FixYa CEO Yaniv Ben-Saadan: He found hundreds of web sites recommending which consumer product you buy, but nothing that helped him trouble-shoot the product afterwards.When your iPod has a bug, who do you call? Apple? Chances are that even if you do, you won’t get the answer you’re looking for, but will have to ask around until you finally find a friend who can explain how to fix it.
Now new Israeli start up FixYa has the answer. In fact, dozens of answers. The company has developed an online service that gathers all product support information scattered through the Internet in a single user-friendly location. More importantly, however, the site is also a huge Q and A knowledge base that is constantly updated by a live community of experts and consumers who share their experience of technical problems and solutions.
If you’ve got a problem with an electronic device, from a printer to a digital camera, just find your product at the site’s database, click “Post a new problem”, and explain your dilemma. Within a few hours, site users will respond with their solutions. A rating system allows readers to identify which answers are the best, enabling the site to build up a large library of working solutions to every possible problem.
“It’s an online technical support community,” Yaniv Bar-Lev, FixYa’s VP of user acquisition, tells ISRAEL21c. “Consumers and experts meet on site to solve all the technical problems they experience with their gadgets. The best thing about it, is that it’s based on real users’ experiences, rather than projected FAQ’s by the manufacturer. It’s unique content.”
Aside from this support, the site has an added pay feature, introduced a few months ago, enabling users to get live online assistance from experts they have come to trust. A chat system is built into the website allowing you to communicate online. Anyone not satisfied with the advice gets their money back.
FixYa was founded in 2005 by 37-year-old Yaniv Ben-Saadan, the company’s CEO. Ben-Saadan, who previously worked for Internet company Hotbar, came up with the idea out of frustration. He found hundreds of web sites recommending which consumer product you buy, and where to buy it from, but no web sites that helped him trouble-shoot the product afterwards.
“No one wants to deal with technical support,” says Bar-Lev. “Not even the companies themselves. For manufacturers, support is a cost and they want to reduce costs as much as possible. In the meantime, though, the products are getting more and more technologically advanced and people need help understanding them.”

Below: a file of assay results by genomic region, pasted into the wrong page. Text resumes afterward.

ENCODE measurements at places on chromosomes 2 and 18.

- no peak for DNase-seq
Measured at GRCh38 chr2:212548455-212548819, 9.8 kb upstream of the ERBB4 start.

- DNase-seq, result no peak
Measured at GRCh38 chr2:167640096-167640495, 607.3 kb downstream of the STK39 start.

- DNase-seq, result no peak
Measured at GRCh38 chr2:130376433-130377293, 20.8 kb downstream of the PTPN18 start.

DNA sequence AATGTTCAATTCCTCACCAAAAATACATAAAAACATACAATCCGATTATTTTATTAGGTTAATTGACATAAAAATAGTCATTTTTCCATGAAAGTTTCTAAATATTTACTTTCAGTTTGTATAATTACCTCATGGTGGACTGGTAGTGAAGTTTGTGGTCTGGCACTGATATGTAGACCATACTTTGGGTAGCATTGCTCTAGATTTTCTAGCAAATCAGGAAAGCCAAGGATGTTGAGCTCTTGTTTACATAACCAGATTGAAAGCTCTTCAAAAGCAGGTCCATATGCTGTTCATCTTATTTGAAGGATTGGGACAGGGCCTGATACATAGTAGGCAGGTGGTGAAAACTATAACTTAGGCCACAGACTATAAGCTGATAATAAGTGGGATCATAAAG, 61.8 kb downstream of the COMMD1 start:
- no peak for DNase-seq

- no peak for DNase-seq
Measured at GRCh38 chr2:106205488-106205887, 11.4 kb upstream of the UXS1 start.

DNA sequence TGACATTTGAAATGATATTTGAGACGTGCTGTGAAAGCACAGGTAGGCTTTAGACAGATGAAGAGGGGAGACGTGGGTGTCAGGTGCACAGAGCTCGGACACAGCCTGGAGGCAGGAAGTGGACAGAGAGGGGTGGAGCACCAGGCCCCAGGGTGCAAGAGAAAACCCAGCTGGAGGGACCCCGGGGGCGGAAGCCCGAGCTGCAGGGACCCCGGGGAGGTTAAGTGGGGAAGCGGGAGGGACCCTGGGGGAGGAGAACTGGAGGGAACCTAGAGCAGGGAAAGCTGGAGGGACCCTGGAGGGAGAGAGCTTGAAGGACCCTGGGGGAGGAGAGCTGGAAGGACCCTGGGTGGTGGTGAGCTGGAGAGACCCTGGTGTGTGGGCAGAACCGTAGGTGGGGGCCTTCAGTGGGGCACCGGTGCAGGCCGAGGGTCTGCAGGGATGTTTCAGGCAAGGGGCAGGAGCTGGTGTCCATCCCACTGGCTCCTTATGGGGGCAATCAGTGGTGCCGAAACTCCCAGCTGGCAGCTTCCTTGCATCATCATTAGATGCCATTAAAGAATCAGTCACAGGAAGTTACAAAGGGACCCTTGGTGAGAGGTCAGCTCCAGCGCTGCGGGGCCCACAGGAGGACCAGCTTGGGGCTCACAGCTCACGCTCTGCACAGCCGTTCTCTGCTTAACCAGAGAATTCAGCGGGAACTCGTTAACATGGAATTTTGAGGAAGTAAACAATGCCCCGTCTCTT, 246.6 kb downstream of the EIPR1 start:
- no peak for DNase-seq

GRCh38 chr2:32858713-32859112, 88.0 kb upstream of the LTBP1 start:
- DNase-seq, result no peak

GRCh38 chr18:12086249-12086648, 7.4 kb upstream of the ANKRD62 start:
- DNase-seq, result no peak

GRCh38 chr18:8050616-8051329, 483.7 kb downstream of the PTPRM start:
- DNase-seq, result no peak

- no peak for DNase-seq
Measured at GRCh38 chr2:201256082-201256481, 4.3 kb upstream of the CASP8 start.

Seed funding of a few hundred thousand dollars came from a group of private investors, led by Internet guru Yossi Vardi. In February this year, two VC companies, Israel’s Pitango Venture Capital, and US company, Mayfield Fund, invested a further $4 million, according to sources. FixYa, which is based in Tel Aviv and San Mateo in California, now employs 20.
Today the site, which is still at beta stage, supports about one million products and has three million unique visitors a month, a figure the company expects to grow to four million by the end of this year. The service is currently only in English, but there are plans to move into other languages.
“We are seeing very rapid growth,” says Bar-Lev. “The more content we gain the more people use it. It looks like it’s going to be a very big site.”
The company plans to make money through targeted advertising and through the paid premium expert service. There are also plans to syndicate content, and to provide outsourced technical support for large consumer electronic companies.
“What we are trying to do is give the best technical support out there,” says Bar-Lev. “It’s not companies that offer the best support, but the customers themselves. They are the people who are most passionate about the problems because they are the ones dealing with them.”
FixYa CEO Yaniv Ben-Saadan: He found hundreds of web sites recommending which consumer product you buy, but nothing that helped him trouble-shoot the product afterwards.When your iPod has a bug, who do you call? Apple? Chances are that even if …